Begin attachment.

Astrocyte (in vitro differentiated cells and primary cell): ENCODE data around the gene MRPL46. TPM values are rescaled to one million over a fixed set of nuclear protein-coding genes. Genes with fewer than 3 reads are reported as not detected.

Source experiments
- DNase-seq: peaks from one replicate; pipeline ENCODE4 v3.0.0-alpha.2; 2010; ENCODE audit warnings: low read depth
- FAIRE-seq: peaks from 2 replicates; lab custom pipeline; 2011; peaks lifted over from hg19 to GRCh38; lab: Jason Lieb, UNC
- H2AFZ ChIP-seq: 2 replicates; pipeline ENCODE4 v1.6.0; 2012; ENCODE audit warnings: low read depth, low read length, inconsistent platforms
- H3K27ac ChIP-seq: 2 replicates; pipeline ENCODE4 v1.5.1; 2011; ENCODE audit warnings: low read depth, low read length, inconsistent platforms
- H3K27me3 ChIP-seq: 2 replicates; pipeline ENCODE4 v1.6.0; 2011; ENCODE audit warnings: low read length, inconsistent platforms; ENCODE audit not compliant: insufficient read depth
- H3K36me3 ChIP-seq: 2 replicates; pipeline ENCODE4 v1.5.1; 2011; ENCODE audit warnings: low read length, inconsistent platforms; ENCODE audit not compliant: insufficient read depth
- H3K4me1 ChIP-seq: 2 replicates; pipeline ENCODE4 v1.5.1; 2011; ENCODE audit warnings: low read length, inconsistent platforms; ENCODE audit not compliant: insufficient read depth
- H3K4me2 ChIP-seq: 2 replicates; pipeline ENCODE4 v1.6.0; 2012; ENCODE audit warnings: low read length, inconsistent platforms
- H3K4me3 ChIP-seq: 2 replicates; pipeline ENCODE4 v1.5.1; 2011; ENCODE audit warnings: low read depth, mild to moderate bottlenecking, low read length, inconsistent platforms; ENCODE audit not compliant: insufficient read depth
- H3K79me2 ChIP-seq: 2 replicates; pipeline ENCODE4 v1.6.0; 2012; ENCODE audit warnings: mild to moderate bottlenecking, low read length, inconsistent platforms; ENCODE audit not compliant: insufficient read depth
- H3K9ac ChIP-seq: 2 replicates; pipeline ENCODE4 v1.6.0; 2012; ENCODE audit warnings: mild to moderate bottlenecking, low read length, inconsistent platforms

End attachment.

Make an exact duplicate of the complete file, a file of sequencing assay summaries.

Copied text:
Astrocyte (in vitro differentiated cells and primary cell): ENCODE data around the gene MRPL46. TPM values are rescaled to one million over a fixed set of nuclear protein-coding genes. Genes with fewer than 3 reads are reported as not detected.

Source experiments
- DNase-seq: peaks from one replicate; pipeline ENCODE4 v3.0.0-alpha.2; 2010; ENCODE audit warnings: low read depth
- FAIRE-seq: peaks from 2 replicates; lab custom pipeline; 2011; peaks lifted over from hg19 to GRCh38; lab: Jason Lieb, UNC
- H2AFZ ChIP-seq: 2 replicates; pipeline ENCODE4 v1.6.0; 2012; ENCODE audit warnings: low read depth, low read length, inconsistent platforms
- H3K27ac ChIP-seq: 2 replicates; pipeline ENCODE4 v1.5.1; 2011; ENCODE audit warnings: low read depth, low read length, inconsistent platforms
- H3K27me3 ChIP-seq: 2 replicates; pipeline ENCODE4 v1.6.0; 2011; ENCODE audit warnings: low read length, inconsistent platforms; ENCODE audit not compliant: insufficient read depth
- H3K36me3 ChIP-seq: 2 replicates; pipeline ENCODE4 v1.5.1; 2011; ENCODE audit warnings: low read length, inconsistent platforms; ENCODE audit not compliant: insufficient read depth
- H3K4me1 ChIP-seq: 2 replicates; pipeline ENCODE4 v1.5.1; 2011; ENCODE audit warnings: low read length, inconsistent platforms; ENCODE audit not compliant: insufficient read depth
- H3K4me2 ChIP-seq: 2 replicates; pipeline ENCODE4 v1.6.0; 2012; ENCODE audit warnings: low read length, inconsistent platforms
- H3K4me3 ChIP-seq: 2 replicates; pipeline ENCODE4 v1.5.1; 2011; ENCODE audit warnings: low read depth, mild to moderate bottlenecking, low read length, inconsistent platforms; ENCODE audit not compliant: insufficient read depth
- H3K79me2 ChIP-seq: 2 replicates; pipeline ENCODE4 v1.6.0; 2012; ENCODE audit warnings: mild to moderate bottlenecking, low read length, inconsistent platforms; ENCODE audit not compliant: insufficient read depth
- H3K9ac ChIP-seq: 2 replicates; pipeline ENCODE4 v1.6.0; 2012; ENCODE audit warnings: mild to moderate bottlenecking, low read length, inconsistent platforms